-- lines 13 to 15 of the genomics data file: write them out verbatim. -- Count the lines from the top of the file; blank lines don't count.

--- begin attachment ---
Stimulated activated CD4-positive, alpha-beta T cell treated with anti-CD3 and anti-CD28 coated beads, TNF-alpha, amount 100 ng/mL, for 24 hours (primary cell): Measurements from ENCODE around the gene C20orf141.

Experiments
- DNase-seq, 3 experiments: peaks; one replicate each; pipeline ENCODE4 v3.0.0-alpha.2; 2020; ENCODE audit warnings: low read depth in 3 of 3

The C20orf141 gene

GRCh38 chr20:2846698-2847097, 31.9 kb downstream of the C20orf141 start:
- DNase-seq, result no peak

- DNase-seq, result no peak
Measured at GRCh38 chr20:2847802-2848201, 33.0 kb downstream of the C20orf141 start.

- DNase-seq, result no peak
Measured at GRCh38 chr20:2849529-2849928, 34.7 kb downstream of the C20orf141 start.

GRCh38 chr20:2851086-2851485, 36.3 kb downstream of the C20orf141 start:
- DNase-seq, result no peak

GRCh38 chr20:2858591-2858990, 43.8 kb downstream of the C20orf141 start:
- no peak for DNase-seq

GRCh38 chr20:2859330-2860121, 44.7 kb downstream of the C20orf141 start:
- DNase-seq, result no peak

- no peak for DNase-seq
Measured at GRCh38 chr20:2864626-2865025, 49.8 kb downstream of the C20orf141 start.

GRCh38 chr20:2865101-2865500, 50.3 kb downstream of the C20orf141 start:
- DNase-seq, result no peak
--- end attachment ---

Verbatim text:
GRCh38 chr20:2858591-2858990, 43.8 kb downstream of the C20orf141 start:
- no peak for DNase-seq

GRCh38 chr20:2859330-2860121, 44.7 kb downstream of the C20orf141 start: